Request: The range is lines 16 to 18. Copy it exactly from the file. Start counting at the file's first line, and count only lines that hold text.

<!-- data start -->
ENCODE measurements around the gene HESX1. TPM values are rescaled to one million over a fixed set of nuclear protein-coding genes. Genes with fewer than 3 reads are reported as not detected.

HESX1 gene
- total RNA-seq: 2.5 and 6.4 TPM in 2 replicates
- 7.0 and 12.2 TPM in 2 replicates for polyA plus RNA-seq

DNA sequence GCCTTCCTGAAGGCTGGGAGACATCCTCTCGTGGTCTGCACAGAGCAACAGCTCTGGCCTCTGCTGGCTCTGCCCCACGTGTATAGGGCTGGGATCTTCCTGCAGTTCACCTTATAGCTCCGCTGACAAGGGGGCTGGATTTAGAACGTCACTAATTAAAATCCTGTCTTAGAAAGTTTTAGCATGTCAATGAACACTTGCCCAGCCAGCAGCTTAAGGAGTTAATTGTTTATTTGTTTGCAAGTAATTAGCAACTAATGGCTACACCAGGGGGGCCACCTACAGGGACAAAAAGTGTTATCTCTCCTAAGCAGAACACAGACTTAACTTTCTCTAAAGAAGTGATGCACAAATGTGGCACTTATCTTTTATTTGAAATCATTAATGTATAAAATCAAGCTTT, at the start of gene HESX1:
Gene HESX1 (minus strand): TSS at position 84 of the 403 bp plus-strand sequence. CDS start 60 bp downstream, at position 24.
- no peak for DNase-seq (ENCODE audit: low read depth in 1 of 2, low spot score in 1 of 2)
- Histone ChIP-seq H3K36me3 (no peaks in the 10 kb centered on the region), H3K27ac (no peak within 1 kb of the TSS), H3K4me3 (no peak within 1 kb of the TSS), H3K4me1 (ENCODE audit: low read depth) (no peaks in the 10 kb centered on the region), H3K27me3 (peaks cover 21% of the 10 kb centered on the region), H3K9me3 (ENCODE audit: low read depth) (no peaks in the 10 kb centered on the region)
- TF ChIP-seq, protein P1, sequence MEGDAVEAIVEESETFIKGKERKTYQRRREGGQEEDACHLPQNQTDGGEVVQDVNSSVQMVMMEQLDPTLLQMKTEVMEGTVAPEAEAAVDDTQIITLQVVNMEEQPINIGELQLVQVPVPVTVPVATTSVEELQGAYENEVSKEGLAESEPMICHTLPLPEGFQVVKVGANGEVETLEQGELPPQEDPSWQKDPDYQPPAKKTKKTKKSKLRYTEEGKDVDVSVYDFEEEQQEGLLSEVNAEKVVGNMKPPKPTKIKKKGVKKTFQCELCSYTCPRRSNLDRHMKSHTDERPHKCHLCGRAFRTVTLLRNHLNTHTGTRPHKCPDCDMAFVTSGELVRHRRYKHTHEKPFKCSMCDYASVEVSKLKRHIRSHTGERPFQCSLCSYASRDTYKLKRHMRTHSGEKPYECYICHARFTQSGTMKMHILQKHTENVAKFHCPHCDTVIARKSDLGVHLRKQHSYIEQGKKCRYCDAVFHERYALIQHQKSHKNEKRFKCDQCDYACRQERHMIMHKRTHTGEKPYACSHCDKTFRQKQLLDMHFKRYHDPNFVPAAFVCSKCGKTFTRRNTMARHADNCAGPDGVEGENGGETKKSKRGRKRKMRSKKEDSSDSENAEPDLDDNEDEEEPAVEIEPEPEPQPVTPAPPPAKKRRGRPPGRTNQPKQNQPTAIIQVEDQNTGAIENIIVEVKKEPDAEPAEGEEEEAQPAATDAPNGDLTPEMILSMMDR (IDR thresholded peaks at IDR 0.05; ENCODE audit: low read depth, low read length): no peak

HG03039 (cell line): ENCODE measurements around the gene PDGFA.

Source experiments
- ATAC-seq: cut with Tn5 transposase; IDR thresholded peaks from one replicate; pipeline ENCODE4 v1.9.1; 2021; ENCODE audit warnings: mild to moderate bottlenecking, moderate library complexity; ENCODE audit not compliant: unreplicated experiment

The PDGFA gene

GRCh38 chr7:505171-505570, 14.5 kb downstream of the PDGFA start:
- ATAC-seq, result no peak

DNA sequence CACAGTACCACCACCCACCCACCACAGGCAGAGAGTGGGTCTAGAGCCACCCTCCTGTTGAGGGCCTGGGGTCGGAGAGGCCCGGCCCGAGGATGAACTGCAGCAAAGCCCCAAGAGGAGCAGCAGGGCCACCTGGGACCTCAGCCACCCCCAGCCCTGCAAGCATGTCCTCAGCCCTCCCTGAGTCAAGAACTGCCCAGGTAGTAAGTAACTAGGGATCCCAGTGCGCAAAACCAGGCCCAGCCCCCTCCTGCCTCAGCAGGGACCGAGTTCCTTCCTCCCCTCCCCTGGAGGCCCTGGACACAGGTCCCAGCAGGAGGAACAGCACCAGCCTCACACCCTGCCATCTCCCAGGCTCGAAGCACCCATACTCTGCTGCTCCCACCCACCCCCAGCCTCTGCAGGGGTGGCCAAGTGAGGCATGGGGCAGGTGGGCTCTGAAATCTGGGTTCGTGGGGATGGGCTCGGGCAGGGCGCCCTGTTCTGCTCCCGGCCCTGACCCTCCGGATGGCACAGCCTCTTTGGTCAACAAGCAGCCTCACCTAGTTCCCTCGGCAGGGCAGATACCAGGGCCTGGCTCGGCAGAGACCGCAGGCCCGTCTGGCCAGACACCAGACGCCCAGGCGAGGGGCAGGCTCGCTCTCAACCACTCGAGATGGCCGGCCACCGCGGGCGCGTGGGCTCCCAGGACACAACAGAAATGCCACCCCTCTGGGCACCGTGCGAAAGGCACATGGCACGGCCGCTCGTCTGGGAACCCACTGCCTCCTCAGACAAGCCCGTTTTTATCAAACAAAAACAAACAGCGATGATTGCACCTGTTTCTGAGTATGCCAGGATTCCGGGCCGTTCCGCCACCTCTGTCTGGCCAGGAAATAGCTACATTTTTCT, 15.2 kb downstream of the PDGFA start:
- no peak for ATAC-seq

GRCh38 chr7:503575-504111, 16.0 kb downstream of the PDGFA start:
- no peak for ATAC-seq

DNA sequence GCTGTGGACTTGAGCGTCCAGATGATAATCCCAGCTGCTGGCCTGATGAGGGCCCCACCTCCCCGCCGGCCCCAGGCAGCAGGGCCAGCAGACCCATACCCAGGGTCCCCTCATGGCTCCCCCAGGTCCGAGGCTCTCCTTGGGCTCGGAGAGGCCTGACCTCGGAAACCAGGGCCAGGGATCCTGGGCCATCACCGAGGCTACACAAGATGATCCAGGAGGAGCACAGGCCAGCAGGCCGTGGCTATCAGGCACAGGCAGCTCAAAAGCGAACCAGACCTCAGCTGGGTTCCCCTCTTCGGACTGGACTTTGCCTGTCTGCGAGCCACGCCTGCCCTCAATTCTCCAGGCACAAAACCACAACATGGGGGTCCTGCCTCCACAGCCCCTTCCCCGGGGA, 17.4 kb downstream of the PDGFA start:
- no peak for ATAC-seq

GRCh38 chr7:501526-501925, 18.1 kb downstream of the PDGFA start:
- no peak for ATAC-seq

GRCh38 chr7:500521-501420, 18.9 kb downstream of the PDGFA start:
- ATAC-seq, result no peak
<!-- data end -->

DNA sequence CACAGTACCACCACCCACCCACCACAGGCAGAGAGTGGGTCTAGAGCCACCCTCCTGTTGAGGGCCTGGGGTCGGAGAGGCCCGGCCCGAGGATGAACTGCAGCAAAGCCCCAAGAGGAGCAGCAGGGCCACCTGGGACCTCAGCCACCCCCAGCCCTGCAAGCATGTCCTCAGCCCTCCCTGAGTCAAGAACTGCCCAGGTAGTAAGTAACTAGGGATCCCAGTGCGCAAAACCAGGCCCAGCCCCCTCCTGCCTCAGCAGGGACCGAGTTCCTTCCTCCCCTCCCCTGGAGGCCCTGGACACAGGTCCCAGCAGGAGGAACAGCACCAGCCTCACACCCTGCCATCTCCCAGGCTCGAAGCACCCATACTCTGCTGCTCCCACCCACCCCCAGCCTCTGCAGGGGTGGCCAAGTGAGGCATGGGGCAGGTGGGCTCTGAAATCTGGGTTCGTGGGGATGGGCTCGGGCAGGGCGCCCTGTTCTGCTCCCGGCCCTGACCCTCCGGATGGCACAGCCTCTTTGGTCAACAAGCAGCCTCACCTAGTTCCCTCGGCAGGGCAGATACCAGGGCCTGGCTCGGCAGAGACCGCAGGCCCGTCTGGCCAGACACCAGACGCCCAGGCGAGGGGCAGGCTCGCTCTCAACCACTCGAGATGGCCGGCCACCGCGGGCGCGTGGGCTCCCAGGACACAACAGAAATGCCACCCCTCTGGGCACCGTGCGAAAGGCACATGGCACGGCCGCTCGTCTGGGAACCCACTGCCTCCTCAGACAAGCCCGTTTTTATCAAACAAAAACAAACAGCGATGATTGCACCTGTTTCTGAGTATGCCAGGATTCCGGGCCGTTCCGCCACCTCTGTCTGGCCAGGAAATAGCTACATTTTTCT, 15.2 kb downstream of the PDGFA start:
- no peak for ATAC-seq

GRCh38 chr7:503575-504111, 16.0 kb downstream of the PDGFA start: